Rights groups say Ireland ignores responsibilities under UN convention after court rejects call to arrest visiting Bahraini attorney general
Ireland has been accused of failing to stand up to torturers after an alleged Bahraini torture victim lost his legal bid to seek the arrest of the Bahrain attorney general, who is in Dublin for a legal conference.
Jaafar al-Hasabi, a British-Bahraini activist, who claims he was subjected to beatings and electric shocks while in detention in Bahrain in 2010, attempted to launch a private prosecution against General Ali Bin Fadhul al-Buainain in Dublin on Tuesday for his alleged role in allowing torture. Buainain is in Dublin this week for the annual conference of the International Association of Prosecutors (IAP).
But a Dublin District Court refused an application to serve an arrest warrant to Buainain for his alleged role in allowing torture in the Gulf kingdom, prompting accusations from human rights campaigners that Ireland is failing to enforce international laws against torture. The Bahraini legal official could still face arrest or investigation though, as Hasabi has filed a separate complaint with Irish police officers in Dublin.
Hasabi is one of a number of Bahraini rights activists arrested and allegedly tortured shortly before and after protests against the government in Manama broke out in the wake of the Arab Spring.
According to Hasabi, he was arrested by plain clothed police at Manama police in 2010 before being held for five months. His case was raised by the UN Rapporteurs on Torture after Bahrain’s attorney general was accused of authorising his detention, ignoring concerns from human rights groups that he was being tortured in custody.
“The decision casts doubt on Ireland’s commitment to implementing the UN Convention against Torture. Under the principle of universal jurisdiction, no state should offer safe haven to those complicit in grave crimes abroad,” said Wolfgang Kaleck, general secretary of the European Center for Constitutional and Human Rights, which supported the case alongside the Bahrain Institute for Rights and Democracy (BIRD), the Global Legal Action Network (GLAN) and London-based NGO Redress.
Hasabi told the court in Dublin that Buainain extended his detention between 2010 and 2011, when he claims, the Bahraini official knew he would be tortured.
Hasabi’s legal team argued that the Bahraini official should be prosecuted under a 2000 Irish law which enforces the United Nations Convention Against Torture, a treaty that aims to prevent cruel and unusual punishment.
Sayed Ahmed al-Wadaei, director of advocacy at the Bahrain Institute for Rights and Democracy, said: “We are extremely disappointed at the decision today. It has undermined Ireland’s commitment to the Convention against Torture. Mr al-Hasabi suffered severe torture that Bahraini officials carried out with impunity. Without accountability, Bahrain has no hope of reform.”
The Bahraini officials is due to attend a general council meeting of the IAP on Wednesday, but campaigners say they now expect him to avoid the event, due to the threat of police investigation.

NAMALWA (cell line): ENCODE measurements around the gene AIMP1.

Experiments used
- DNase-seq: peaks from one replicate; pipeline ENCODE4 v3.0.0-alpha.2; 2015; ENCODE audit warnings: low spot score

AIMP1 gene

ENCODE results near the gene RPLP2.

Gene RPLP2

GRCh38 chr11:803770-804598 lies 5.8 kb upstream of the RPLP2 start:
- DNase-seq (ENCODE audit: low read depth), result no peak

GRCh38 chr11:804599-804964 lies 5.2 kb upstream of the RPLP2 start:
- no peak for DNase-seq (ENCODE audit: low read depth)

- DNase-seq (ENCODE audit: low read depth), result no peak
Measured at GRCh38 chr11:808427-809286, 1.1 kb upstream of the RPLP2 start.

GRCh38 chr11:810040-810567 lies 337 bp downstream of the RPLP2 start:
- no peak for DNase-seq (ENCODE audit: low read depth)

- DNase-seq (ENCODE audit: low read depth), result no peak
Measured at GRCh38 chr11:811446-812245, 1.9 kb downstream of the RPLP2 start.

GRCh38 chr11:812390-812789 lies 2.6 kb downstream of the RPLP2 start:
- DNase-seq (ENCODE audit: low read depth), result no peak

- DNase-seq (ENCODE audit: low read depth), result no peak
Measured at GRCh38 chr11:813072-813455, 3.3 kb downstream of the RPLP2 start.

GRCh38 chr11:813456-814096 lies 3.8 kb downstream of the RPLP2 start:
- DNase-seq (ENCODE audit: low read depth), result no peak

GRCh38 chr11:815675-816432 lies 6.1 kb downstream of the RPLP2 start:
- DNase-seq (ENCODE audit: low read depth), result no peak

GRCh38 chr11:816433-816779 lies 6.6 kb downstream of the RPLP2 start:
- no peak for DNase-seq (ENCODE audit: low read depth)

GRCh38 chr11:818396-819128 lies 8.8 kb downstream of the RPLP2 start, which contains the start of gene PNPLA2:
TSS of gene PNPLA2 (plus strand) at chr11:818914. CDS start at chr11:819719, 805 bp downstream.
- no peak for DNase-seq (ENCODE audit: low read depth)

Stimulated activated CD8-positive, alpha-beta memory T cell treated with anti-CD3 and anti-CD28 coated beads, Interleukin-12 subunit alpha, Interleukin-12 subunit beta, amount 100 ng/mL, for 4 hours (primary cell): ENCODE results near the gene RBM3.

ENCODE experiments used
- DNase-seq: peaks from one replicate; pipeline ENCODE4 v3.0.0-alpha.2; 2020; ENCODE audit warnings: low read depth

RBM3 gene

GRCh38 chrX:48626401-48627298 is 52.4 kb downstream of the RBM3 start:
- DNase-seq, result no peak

Middle East Eye contacted Bahraini diplomats in London, for comment, but did not receive a response by the time of publication. Bahrain has consistently denied allegations of torture and said it has implement major human rights reforms since the 2011 Arab Spring uprising.
In 2015, the network of NGOs behind the case submitted a criminal complaint against the Bahraini Attorney General, who served as the vice president of the International Association of Prosecutors, in Switzerland. The case is on-going.
“Last year the Swiss prosecutor determined that an investigation should be carried out into the involvement of the Attorney General of Bahrain in the brutal torture of Jaafar al-Hasabi,” said GLAN Director Gearoid O Cuinn. “Today’s decision is a failure by the courts to adhere to commitments given by Ireland under international law. Questions also have to be asked of the International Association of Prosecutors who, just last year, promoted the attorney general of Bahrain to the position of vice-president.”
Despite the verdict, publicity from the case could prove an embarrassment for Bahrain, which in recent weeks has faced stronger than usual scrutiny from key militaries allies, including the US and the UK. It comes as the UN High Commissioner for Human Rights slammed “disastrous” Bahrain for “smashing the voices of the people”.
On Tuesday, United Nations High Commissioner for Human Rights, Zeid Bin Raad al-Hussein of Jordan, criticized Bahrain over mass human rights violations, raising concerns over the arrests of political activists.
Speaking during the opening session of the 33rd Human Rights Council conference, he said: “I am concerned by harassment and arrests of human rights defenders and political activists, and legislation which enables revocation of citizenship without due process. I urge greater attention to this situation. The past decade has demonstrated repeatedly and with punishing clarity exactly how disastrous the outcomes can be when a Government attempts to smash the voices of its people, instead of serving them."